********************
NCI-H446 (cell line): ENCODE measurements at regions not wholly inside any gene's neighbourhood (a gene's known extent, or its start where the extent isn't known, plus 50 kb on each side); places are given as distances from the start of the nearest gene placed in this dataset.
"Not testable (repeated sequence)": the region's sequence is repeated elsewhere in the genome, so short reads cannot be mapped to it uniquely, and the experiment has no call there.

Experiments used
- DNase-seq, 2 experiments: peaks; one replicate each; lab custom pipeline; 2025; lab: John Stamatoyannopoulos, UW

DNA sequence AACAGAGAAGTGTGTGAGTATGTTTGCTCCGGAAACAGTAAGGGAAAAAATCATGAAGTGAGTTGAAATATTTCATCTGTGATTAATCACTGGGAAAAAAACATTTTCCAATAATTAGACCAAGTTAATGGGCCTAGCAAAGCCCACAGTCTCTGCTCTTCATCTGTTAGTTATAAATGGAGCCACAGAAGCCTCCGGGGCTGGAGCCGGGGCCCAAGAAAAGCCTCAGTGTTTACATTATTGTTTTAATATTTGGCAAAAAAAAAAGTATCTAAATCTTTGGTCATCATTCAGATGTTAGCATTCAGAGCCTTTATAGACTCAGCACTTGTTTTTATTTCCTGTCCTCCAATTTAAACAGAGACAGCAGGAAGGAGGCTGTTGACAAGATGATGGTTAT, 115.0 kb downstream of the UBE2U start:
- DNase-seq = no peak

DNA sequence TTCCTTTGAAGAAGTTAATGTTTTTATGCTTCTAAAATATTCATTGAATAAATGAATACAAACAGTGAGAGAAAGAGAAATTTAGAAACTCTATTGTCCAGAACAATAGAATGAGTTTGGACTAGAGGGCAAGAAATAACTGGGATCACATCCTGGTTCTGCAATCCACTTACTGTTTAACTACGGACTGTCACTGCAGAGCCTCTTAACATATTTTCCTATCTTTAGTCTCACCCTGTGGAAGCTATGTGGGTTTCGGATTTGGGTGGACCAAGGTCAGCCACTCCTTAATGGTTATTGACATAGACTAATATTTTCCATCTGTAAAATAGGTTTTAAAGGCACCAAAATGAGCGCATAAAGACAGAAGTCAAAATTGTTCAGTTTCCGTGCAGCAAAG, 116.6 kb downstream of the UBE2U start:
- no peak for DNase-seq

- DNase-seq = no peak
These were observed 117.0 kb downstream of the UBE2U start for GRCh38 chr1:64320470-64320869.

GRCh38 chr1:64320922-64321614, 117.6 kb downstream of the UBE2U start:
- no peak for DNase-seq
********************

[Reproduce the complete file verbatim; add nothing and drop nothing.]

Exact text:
NCI-H446 (cell line): ENCODE measurements at regions not wholly inside any gene's neighbourhood (a gene's known extent, or its start where the extent isn't known, plus 50 kb on each side); places are given as distances from the start of the nearest gene placed in this dataset.
"Not testable (repeated sequence)": the region's sequence is repeated elsewhere in the genome, so short reads cannot be mapped to it uniquely, and the experiment has no call there.

Experiments used
- DNase-seq, 2 experiments: peaks; one replicate each; lab custom pipeline; 2025; lab: John Stamatoyannopoulos, UW

DNA sequence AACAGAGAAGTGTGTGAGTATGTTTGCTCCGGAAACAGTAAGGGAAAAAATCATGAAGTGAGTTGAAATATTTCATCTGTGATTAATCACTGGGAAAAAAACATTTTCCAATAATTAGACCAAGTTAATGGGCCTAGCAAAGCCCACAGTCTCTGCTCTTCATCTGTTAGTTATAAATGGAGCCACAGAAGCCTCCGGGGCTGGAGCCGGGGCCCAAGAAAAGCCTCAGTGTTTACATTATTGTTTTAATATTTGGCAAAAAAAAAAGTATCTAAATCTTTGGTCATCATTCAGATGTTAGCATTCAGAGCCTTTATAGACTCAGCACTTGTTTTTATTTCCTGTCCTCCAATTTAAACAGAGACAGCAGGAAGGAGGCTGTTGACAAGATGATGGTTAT, 115.0 kb downstream of the UBE2U start:
- DNase-seq = no peak

DNA sequence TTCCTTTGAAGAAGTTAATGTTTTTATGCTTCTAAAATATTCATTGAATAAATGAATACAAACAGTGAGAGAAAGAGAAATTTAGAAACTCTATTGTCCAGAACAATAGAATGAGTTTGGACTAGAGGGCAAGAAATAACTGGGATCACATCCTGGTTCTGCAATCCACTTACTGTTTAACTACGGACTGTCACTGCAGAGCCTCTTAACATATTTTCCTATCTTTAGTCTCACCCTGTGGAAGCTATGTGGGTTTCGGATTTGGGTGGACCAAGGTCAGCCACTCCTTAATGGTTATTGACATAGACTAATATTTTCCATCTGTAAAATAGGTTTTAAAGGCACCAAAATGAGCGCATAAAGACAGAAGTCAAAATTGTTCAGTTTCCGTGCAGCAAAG, 116.6 kb downstream of the UBE2U start:
- no peak for DNase-seq

- DNase-seq = no peak
These were observed 117.0 kb downstream of the UBE2U start for GRCh38 chr1:64320470-64320869.

GRCh38 chr1:64320922-64321614, 117.6 kb downstream of the UBE2U start:
- no peak for DNase-seq